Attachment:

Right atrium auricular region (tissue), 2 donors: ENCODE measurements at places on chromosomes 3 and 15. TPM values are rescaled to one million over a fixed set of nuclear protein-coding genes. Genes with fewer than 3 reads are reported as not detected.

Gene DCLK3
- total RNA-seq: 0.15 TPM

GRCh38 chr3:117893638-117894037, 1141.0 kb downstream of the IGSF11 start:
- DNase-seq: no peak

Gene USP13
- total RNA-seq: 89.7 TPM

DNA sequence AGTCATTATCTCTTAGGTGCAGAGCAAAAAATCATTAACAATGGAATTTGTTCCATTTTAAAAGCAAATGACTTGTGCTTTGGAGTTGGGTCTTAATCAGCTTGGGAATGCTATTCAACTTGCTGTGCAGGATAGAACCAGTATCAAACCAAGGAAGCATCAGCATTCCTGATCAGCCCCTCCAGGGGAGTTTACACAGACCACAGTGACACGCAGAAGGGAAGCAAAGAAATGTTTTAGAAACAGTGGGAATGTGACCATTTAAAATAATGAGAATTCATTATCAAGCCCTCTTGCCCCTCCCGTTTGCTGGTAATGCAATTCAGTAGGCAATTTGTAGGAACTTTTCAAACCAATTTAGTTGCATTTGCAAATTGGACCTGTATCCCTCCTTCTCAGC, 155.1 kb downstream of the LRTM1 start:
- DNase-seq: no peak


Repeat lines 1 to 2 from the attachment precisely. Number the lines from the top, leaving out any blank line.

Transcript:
Right atrium auricular region (tissue), 2 donors: ENCODE measurements at places on chromosomes 3 and 15. TPM values are rescaled to one million over a fixed set of nuclear protein-coding genes. Genes with fewer than 3 reads are reported as not detected.

Gene DCLK3